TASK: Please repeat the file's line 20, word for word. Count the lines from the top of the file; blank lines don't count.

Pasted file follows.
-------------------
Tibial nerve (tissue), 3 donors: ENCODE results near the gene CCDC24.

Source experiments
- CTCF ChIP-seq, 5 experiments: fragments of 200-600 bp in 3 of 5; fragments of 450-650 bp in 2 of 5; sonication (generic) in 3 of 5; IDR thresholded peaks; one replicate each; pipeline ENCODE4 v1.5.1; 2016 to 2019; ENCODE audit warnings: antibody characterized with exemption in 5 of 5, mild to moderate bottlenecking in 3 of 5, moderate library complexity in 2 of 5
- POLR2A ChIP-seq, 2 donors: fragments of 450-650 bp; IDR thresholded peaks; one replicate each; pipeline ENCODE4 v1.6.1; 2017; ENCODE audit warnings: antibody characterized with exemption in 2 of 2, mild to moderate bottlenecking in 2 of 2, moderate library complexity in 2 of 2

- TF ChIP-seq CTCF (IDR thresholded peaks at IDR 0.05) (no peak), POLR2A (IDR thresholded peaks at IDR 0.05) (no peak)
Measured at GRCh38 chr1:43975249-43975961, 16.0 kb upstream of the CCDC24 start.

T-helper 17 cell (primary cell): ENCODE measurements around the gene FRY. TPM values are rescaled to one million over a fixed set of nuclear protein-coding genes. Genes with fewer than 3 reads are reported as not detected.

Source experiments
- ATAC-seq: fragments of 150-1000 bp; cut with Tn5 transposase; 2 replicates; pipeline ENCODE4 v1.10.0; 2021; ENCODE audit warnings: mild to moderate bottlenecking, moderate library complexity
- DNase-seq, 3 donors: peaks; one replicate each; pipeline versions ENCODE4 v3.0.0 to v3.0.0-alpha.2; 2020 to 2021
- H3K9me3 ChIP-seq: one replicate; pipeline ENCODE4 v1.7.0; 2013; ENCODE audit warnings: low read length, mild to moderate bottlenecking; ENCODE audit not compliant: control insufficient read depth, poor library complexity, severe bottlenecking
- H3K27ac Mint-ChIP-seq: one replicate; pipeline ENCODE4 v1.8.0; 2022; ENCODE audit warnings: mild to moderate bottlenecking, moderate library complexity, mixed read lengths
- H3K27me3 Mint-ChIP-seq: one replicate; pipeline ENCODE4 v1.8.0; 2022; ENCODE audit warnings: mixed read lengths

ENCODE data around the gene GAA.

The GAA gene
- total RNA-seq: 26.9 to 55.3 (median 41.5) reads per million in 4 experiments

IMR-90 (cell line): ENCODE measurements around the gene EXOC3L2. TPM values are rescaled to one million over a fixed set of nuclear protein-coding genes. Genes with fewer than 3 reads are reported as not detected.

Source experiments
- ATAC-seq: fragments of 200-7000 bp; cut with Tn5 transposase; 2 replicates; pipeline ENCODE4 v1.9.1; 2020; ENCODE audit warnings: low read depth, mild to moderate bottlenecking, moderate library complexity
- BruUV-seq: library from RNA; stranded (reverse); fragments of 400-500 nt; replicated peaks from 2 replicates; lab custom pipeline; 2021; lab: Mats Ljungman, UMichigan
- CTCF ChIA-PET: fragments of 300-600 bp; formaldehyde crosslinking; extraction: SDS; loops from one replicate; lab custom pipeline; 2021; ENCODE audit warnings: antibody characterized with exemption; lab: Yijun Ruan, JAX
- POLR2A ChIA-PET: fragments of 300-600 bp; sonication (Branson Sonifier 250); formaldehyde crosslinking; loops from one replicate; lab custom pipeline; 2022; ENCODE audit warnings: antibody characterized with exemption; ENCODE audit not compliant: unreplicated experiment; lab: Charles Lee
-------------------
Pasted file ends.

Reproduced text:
- BruUV-seq: library from RNA; stranded (reverse); fragments of 400-500 nt; replicated peaks from 2 replicates; lab custom pipeline; 2021; lab: Mats Ljungman, UMichigan